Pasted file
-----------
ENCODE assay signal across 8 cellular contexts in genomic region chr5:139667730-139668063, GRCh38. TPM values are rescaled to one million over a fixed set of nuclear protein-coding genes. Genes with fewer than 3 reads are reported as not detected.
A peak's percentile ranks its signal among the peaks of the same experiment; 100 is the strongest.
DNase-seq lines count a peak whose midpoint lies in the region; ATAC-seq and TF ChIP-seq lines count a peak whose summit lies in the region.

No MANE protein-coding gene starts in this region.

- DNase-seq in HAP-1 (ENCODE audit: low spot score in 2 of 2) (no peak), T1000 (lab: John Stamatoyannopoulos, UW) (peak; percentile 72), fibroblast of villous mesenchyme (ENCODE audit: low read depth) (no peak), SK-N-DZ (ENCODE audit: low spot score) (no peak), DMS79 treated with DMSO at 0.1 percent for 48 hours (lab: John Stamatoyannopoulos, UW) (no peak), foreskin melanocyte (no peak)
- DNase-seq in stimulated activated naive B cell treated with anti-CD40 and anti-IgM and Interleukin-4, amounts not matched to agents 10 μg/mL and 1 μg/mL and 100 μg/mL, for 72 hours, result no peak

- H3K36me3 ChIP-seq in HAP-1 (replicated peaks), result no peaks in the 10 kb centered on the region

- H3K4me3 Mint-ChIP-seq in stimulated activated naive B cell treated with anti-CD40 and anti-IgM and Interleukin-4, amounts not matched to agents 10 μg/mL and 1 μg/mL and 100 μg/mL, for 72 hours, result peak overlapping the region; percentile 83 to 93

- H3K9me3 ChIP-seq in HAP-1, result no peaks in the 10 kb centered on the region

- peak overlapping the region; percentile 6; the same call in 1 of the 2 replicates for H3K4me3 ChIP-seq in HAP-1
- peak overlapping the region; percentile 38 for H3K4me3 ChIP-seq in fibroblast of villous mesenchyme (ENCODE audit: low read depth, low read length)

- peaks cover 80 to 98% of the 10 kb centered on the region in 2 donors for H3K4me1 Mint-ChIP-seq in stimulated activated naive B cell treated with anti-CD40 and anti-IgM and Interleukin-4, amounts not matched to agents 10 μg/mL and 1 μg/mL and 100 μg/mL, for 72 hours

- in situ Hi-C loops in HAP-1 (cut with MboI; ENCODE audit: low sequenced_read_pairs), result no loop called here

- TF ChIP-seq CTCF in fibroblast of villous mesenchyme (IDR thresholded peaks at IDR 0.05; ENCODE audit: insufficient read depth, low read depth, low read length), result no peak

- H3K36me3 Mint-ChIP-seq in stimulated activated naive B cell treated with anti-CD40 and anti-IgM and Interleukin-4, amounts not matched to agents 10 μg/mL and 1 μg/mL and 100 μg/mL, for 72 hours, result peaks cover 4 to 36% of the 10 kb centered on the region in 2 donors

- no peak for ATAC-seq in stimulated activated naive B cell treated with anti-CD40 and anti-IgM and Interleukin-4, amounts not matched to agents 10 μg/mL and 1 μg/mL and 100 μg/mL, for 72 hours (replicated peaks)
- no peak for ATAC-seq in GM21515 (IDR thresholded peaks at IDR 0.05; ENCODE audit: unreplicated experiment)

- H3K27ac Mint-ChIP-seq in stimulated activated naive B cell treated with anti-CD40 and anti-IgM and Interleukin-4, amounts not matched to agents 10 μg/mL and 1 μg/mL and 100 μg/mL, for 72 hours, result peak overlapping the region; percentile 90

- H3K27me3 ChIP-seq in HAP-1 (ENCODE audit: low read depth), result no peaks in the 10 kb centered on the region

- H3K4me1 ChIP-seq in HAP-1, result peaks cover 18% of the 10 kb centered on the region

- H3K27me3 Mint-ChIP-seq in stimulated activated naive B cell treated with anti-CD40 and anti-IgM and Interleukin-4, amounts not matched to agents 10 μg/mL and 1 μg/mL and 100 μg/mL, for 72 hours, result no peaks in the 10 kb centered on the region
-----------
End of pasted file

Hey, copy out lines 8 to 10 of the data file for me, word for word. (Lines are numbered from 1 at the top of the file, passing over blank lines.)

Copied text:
- H3K4me3 Mint-ChIP-seq in stimulated activated naive B cell treated with anti-CD40 and anti-IgM and Interleukin-4, amounts not matched to agents 10 μg/mL and 1 μg/mL and 100 μg/mL, for 72 hours, result peak overlapping the region; percentile 83 to 93

- H3K9me3 ChIP-seq in HAP-1, result no peaks in the 10 kb centered on the region

- peak overlapping the region; percentile 6; the same call in 1 of the 2 replicates for H3K4me3 ChIP-seq in HAP-1